Top 5 IndyCar drivers of 2022

There was no shortage of intriguing driver stories that unfolded throughout the 2022 season, whether it was the leaders of IndyCar’s youth movement and the impressive rookie class of homegrown and foreign talents, or a pack of resurgent, tenured veterans enjoying continued success or rediscovering their old form once thought lost. In the Sportslumo countdown of the top five IndyCar drivers for the 2022 season, we reveal drivers ranked from fifth all the way to the number one driver of the year.

5. Scott McLaughlin – Penske

Scott McLaughlin in a file photo (image: twitter)

Romain Grosjean lost out to Scott McLaughlin for Rookie of the Year last year only because Grosjean deliberately withdrew from three races. With the exception of a few oval-track flashes of strength, McLaughlin appeared very ordinary in a high-powered single seater, a far cry from the sensational form he’d left behind in the Australian Supercars Championship after winning the Bathurst 1000 and three straight championships. Although with the aid of the wealth of resources he possesses at Penske, McLaughlin was able to metamorphose into a top-tier IndyCar driver over the off-season. At the season-opening race in St. Petersburg, he turned his first pole position into a sensational victory, defeating the defending champion Palou. At Texas Motor Speedway, he was then one corner away from double up.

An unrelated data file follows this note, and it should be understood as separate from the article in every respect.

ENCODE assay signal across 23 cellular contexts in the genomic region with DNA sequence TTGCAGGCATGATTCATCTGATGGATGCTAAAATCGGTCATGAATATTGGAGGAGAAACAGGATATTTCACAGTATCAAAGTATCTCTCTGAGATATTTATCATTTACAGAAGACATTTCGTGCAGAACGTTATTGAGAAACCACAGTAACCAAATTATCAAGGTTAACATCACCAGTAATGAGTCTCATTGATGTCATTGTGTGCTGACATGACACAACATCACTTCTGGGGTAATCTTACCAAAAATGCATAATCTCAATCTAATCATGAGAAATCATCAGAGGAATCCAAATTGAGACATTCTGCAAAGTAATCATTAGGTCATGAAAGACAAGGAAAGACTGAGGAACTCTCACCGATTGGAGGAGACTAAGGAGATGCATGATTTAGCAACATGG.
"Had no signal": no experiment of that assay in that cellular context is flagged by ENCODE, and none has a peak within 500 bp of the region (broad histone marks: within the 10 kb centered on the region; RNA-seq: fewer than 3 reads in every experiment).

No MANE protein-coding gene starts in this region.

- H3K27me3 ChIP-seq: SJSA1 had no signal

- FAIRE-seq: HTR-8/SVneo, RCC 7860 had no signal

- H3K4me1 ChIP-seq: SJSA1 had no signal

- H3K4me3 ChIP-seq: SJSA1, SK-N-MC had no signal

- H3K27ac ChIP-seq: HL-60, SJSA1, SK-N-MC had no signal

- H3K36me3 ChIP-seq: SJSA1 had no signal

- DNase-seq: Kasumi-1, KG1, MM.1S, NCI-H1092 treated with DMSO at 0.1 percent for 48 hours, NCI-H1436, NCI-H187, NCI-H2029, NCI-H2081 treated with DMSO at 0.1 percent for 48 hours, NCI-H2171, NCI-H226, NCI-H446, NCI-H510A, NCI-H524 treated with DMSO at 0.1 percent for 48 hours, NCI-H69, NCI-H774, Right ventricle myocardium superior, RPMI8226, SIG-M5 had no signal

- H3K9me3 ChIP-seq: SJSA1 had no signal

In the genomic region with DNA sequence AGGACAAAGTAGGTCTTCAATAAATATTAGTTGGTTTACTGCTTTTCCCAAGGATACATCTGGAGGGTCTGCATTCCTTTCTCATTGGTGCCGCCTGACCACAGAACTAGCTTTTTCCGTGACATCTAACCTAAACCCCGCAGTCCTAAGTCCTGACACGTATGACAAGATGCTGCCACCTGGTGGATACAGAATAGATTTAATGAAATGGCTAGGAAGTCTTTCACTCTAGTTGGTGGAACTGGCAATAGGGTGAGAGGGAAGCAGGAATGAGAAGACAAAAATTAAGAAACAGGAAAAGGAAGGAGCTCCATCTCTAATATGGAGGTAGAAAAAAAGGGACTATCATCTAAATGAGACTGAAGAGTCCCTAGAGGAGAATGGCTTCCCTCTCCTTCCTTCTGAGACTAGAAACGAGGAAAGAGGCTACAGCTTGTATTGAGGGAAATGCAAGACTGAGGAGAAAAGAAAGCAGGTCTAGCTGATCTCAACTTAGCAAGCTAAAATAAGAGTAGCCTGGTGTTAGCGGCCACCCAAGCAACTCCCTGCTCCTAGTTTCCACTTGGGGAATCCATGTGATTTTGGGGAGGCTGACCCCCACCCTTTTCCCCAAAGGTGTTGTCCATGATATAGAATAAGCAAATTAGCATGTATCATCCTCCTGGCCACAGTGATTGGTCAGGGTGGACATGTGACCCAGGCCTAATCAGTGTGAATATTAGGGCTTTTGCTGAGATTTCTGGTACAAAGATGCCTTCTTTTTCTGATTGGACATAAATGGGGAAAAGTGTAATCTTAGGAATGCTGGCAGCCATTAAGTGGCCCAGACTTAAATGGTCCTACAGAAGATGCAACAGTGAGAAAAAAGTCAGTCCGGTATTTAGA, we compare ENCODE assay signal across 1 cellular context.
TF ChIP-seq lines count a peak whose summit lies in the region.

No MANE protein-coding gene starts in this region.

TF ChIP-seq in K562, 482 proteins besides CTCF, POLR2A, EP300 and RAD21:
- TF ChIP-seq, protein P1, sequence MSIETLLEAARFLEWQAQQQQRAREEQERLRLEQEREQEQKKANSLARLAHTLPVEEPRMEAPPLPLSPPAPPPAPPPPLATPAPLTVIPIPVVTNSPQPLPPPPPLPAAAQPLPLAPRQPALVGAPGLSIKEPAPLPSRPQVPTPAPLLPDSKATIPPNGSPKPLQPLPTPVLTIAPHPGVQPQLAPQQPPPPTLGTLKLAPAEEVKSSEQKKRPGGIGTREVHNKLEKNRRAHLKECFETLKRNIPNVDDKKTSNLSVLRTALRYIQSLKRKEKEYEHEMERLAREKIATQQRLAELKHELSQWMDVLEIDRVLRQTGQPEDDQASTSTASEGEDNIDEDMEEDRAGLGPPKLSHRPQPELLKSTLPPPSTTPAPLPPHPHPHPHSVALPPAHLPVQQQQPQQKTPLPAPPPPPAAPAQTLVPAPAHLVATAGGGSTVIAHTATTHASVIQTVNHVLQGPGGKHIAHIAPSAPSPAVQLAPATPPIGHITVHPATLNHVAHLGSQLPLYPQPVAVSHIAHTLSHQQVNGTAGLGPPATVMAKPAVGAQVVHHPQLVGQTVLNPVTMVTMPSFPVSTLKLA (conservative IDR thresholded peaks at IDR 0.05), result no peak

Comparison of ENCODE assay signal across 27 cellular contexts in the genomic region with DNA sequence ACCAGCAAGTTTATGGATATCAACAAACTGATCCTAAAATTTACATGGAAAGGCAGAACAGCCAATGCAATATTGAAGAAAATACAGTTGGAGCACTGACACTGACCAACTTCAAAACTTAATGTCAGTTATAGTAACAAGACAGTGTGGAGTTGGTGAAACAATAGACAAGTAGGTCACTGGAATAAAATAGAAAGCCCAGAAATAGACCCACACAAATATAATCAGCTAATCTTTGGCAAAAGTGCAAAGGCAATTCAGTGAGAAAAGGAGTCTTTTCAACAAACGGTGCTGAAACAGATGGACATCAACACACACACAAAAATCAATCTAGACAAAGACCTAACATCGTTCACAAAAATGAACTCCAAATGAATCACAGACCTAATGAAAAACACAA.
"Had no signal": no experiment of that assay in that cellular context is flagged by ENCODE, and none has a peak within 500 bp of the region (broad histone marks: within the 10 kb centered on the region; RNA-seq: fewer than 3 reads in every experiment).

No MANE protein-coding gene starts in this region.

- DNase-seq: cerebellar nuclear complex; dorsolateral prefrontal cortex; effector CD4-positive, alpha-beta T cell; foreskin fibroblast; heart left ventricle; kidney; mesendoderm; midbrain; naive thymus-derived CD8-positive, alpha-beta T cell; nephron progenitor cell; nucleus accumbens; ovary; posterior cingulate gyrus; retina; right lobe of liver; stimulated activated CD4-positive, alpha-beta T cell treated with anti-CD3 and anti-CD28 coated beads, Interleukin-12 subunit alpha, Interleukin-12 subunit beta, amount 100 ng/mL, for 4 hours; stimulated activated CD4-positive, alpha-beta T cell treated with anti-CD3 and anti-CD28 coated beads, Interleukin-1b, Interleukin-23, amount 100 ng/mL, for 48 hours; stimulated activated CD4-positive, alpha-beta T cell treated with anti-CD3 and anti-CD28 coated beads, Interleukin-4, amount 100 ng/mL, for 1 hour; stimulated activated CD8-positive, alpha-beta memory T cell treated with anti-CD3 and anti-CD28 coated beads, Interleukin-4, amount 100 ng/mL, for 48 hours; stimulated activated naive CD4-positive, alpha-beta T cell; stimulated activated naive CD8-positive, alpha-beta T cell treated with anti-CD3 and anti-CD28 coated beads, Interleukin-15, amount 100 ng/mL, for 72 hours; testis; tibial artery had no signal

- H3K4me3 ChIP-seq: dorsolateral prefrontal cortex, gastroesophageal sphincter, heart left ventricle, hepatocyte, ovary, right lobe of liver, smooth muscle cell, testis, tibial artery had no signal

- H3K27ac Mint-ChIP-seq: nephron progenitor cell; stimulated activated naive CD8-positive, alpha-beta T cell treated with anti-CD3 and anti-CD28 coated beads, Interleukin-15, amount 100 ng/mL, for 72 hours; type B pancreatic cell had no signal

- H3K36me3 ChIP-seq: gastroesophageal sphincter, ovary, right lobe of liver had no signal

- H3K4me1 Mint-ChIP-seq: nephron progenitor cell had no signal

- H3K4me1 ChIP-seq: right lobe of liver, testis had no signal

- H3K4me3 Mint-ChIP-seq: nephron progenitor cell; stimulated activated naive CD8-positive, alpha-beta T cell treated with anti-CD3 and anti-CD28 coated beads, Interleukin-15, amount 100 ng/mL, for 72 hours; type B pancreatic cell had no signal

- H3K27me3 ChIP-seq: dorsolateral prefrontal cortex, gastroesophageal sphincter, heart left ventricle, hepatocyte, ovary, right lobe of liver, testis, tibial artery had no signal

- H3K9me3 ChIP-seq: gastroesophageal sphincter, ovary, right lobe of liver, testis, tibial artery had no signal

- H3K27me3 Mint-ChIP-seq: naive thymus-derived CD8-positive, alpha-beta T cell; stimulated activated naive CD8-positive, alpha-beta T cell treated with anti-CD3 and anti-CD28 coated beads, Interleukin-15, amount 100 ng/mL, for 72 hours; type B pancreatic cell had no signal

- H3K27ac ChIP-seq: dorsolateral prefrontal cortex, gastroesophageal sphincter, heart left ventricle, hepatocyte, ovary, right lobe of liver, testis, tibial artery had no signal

At Mid-Ohio, he defeated Palou once more to snap a losing streak, and over the course of the remaining six races of the season, he never finished lower than sixth, earning four podium finishes, another pole in Nashville, and a commanding victory in Portland from the starting line. All this from a driver whose only season of regional Formula Ford racing served as his entire junior formula career prior to entering the IndyCar series. The only thing that prevented him from placing higher than sixth in the standings was a late spring slump that included crashes out of the Indy 500 and spins at the Indianapolis Grand Prix and Detroit. However, the proof of concept is undeniable, and ‘Scotty Mac’ will likely battle and fall his way to more triumphs next season.

4. Pato O’Ward – McLaren SP

Pato O’Ward in a file photo (image: twitter)

Few, if any, young drivers on the IndyCar grid are as electric as the 23-year-old star of the McLaren SP IndyCar team, with his lightning-quick ninja reflexes and blistering speed, when Pato O’Ward has the car under him. O’Ward finished the season in a close seventh position, but not because he had regressed from his third-place championship showing in 2021. He was indeed terribly unlucky not to have equaled or even surpassed that high standard. He drove brilliantly to overtake Rinus VeeKay and snag the victory at Barber Motorsports Park, and Josef Newgarden’s misfortune allowed him to win the Iowa 300 for the second time after placing second the day before.